Sunday, April 10, 2016


Citizenship in School: Reconceptualizing Down Syndrome
By: Christopher Kliewer


Once I got a few pages into this reading, I really enjoyed it. It has only been since this semester that I have given much thought to special education. Being in an inclusive classroom for service learning has even made me consider wanting to teach special education. I think the issues that Kliewer talks about are very important. Not all people with Down syndrome are the same, just like how not all people without disabilities are the same. Some students would very well benefit from being in a general education classroom rather than being secluded in a special education classroom. They would learn so much more and be at their greatest potential.

I thought all of the examples/stories that Kliewer used really showed how individuals with disabilities can succeed without being thought of as less than others. Specifically, the story of Christine switching to general education classes at a public high school was very inspiring. When she first started at the school, she brought with her so many negative labels about what she couldn’t do. By the time even just one year was over, she had improved in every category. If students with disabilities were given the chances and opportunities to succeed, then they would. In my service learning classroom there are 7 students with IEPs. I have been in the classroom now for over seven weeks, and in that short period of time I have seen so much growth in all of those students. One girl is on her way to taking steps without her walker, and another is counting to 12 when his IEP goal is only to count to 8 by June. Seeing these students succeed really emphasizes for me why I want to be a teacher.

The main focus of this chapter was citizenship in schools. I thought Kliewer definitely brought his point across using the various stories. No one deserves to be excluded from something, especially from an education. Kliewer said, “The movement to merge the education of children with and without disabilities is based on the belief that to enter the dialogue of citizenship does not require spoken, or indeed outspoken, language. Rather, communication is built on one’s ability to listen deeply to others” (Page 73). I think this quote is a good representation of Kliewer’s argument.

This piece definitely relates to August’s idea of safe spaces. Students with disabilities need to feel like they are accepted and that they belong. One of the students that Kliewer talked about, John, moved from one city in California to another where he was more accepted. John’s sibling said, “It’s safe – what he calls a ‘safe space’. Like a lot of people in Mendocino, he’s accepted for what he is, not what he isn’t. And he can concentrate on what he can do, instead of being shown or being told what he can’t do” (Page 86). John was able to succeed in a place where he felt he belonged, in a place where he was safe.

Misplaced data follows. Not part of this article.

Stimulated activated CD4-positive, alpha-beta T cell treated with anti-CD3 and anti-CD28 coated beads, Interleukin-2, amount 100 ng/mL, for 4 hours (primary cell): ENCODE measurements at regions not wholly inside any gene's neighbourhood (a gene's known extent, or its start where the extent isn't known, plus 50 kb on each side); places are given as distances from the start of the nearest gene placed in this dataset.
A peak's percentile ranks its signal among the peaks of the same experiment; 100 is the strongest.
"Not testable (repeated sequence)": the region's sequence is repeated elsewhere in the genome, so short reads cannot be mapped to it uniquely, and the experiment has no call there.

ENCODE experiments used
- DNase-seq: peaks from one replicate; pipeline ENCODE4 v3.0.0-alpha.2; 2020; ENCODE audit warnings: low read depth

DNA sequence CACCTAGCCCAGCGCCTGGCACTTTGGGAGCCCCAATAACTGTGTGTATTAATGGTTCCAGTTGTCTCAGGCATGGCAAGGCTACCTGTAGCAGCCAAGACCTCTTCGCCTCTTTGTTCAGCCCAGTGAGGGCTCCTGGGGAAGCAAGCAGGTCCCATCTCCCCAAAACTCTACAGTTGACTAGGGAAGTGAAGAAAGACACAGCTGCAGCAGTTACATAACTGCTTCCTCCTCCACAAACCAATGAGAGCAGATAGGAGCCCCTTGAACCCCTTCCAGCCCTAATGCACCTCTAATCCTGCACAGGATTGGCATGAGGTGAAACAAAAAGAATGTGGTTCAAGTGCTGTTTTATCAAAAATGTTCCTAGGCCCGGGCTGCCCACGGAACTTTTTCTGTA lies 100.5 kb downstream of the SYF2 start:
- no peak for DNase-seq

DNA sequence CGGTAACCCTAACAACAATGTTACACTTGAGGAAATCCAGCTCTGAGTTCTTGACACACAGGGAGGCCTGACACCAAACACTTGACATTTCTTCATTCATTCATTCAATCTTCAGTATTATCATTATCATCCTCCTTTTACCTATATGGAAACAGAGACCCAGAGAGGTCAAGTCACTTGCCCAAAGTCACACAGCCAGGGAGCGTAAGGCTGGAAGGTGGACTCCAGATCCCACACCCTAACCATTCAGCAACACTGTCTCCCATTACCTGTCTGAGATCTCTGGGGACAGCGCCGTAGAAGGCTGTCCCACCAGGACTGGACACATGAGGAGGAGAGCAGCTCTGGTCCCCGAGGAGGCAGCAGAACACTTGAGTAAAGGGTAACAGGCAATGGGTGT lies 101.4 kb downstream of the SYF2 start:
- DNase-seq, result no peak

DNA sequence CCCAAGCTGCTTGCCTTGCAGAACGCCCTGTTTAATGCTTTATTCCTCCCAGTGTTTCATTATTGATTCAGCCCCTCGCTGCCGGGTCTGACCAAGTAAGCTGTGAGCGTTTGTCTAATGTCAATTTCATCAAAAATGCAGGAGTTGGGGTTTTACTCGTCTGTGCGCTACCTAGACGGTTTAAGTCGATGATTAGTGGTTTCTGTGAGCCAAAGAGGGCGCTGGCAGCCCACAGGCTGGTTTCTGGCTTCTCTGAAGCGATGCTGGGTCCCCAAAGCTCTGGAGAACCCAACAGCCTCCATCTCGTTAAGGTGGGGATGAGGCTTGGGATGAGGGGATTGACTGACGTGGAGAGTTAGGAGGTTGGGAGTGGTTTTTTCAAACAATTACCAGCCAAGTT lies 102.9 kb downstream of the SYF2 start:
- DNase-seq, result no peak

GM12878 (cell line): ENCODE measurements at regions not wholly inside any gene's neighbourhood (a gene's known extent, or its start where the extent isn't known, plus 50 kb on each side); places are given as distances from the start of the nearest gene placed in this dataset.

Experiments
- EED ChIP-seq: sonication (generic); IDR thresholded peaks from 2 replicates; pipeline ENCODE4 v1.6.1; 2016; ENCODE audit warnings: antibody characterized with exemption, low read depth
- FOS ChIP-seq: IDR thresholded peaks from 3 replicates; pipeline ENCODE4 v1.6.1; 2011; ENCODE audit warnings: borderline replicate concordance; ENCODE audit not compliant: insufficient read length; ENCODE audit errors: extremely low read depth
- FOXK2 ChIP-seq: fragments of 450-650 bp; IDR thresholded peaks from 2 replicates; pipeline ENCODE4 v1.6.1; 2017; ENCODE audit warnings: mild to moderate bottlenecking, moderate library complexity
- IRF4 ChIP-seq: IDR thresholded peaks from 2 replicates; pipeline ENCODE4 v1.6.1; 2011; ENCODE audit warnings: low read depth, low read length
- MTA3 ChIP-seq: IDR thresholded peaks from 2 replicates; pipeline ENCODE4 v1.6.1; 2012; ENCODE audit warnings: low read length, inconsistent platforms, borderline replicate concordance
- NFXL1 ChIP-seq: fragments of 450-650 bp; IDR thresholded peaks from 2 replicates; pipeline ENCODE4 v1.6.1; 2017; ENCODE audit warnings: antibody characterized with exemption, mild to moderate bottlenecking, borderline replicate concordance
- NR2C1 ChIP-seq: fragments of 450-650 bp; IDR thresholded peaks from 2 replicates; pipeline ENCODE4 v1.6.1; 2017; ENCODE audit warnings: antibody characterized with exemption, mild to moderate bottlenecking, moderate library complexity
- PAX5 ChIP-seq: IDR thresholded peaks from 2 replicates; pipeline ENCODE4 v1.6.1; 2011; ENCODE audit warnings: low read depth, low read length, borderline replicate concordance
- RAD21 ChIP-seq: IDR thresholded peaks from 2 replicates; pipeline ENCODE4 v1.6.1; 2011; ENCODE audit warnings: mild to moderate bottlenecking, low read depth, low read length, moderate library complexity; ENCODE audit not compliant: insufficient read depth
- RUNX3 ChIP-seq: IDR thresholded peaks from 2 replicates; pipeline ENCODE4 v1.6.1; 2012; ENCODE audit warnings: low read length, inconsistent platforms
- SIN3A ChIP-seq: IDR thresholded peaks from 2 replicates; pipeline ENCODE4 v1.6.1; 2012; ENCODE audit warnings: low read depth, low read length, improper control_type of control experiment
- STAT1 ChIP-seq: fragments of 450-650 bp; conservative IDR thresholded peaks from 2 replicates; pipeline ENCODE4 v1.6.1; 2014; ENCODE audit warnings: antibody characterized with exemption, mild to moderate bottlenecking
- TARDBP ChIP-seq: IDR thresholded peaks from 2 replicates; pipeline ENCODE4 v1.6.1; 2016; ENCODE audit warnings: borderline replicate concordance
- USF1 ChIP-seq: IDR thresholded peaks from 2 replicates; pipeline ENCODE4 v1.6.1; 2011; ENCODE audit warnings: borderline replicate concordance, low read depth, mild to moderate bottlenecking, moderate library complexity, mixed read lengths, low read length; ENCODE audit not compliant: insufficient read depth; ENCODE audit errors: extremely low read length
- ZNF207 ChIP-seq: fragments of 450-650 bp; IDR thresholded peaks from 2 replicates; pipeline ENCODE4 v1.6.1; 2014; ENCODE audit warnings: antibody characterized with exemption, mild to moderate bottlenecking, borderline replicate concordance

Point to Share:

I think it’s important for people to focus on strengths rather than the things someone can’t do. Just because someone has been labeled with a disability, doesn’t mean they can’t do anything. I liked a quote from the girl Christine that Kliewer talks about, “I have Down syndrome, but I am not handicapped” (page 93).


  1. Loved your point to share! It is important to focus on strengths rather than disabilities. I also liked that quote too!

  2. I like how you mentioned its better to focus on strengths rather than weaknesses but its sucks that all anyone focuses on is what you can't do or what is different rather than what you can do and what makes you unique in your own way! Awesome as per usual

  3. I agree with Ariana I liked how you talked about focusing on strengths over disabilities because everybody is different! I also liked the quote you used in your last picture. Good job!

  4. Carlene, I also hadn't given special education much thought until this semester. Since my service learning in an inclusion classroom and SPED 300. But now that I have more knowledge about special ed, inclusion, and disabilities I really enjoyed Kliewer's article. The picture you included is absolutely perfect! It is so important to look beyond someones disability and look at all of their ABILITIES.

  5. I agree you should focus on the strengths over the disabilities! The quote at the end stood out to me while reading the article as well, the pictures you included show how you shouldn't look past someone based on how they look, you should look at their abilities. Great post!

  6. Carlene really love the picture of the little girl! It is true instead of downing students because of their disabilities we should embrace it and help them grow. Always look at the child's ability then their disabilities.